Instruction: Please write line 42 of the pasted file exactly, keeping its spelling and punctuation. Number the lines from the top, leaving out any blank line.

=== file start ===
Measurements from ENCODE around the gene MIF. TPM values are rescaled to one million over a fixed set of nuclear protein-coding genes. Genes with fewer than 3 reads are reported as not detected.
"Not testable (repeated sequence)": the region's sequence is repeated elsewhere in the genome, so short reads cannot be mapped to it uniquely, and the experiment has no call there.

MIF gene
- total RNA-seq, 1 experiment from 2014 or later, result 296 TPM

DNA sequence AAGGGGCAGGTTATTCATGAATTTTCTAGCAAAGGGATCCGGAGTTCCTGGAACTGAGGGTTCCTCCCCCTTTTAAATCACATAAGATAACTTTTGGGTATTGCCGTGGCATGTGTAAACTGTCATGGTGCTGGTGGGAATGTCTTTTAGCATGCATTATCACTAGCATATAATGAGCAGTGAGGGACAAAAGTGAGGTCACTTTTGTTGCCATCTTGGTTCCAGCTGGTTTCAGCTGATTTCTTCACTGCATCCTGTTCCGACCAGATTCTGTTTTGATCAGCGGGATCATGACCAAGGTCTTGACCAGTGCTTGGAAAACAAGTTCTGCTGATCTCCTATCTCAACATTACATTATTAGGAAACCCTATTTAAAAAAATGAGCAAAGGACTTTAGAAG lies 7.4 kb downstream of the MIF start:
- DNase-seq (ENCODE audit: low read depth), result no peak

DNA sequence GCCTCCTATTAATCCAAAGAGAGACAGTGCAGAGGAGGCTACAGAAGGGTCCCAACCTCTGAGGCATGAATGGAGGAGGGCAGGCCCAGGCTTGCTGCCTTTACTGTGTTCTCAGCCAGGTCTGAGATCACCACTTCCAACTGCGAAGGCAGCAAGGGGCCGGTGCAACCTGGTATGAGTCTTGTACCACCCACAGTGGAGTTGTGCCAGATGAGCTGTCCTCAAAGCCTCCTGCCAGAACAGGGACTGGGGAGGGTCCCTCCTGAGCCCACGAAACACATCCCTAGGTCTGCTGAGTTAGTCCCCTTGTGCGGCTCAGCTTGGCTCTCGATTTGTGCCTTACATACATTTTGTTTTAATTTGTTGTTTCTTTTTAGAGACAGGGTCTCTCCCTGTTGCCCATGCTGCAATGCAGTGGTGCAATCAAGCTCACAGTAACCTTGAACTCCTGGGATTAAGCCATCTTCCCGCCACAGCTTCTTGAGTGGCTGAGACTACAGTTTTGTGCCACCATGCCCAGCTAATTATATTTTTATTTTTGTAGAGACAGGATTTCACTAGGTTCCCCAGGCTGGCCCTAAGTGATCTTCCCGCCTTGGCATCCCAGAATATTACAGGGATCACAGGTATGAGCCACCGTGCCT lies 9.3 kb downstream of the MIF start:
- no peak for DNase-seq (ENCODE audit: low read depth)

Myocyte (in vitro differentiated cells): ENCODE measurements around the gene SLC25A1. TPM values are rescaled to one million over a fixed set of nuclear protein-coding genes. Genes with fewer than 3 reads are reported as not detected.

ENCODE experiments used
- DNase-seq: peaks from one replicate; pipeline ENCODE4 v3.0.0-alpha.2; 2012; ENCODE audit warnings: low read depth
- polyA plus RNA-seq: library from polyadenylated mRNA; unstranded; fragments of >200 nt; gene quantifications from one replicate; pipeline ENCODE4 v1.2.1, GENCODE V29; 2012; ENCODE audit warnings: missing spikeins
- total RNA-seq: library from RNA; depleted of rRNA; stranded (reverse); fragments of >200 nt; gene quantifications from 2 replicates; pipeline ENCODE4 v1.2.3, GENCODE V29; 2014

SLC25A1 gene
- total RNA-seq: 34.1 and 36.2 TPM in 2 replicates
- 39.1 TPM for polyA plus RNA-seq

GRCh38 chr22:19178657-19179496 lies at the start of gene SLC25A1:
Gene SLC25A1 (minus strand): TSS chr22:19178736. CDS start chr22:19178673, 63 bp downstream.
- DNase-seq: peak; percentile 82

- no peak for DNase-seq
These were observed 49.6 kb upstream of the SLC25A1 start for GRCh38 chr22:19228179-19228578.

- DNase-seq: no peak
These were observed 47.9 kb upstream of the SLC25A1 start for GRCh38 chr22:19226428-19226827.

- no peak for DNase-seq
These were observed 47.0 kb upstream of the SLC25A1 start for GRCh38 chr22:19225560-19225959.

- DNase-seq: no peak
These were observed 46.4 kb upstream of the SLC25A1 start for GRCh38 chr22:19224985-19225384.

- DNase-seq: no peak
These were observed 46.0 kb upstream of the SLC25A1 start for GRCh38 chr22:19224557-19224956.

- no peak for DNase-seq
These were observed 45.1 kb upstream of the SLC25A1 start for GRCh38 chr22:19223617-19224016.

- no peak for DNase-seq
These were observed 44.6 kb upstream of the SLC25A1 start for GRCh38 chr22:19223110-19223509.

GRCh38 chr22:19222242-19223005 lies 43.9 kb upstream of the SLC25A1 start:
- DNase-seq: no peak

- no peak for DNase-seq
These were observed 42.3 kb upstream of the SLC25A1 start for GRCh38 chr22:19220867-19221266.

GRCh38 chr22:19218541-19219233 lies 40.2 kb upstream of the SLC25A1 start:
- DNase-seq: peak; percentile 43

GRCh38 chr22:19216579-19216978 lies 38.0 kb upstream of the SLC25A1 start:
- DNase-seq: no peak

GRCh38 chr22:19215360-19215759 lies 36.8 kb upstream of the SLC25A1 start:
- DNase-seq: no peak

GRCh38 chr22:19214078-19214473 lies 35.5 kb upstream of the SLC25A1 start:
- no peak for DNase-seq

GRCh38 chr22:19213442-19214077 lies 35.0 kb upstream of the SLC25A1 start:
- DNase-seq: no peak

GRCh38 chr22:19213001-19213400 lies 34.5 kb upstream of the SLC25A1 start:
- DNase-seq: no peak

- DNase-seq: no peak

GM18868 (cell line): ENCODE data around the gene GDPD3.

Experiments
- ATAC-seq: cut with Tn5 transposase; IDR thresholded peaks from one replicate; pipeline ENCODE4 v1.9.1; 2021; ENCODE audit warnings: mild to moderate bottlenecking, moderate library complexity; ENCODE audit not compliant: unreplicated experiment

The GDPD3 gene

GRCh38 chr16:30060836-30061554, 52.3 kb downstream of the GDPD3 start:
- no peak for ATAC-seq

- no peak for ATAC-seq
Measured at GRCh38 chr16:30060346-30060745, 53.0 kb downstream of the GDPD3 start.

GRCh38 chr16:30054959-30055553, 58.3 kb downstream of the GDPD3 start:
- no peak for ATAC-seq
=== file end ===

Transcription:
GRCh38 chr22:19215360-19215759 lies 36.8 kb upstream of the SLC25A1 start: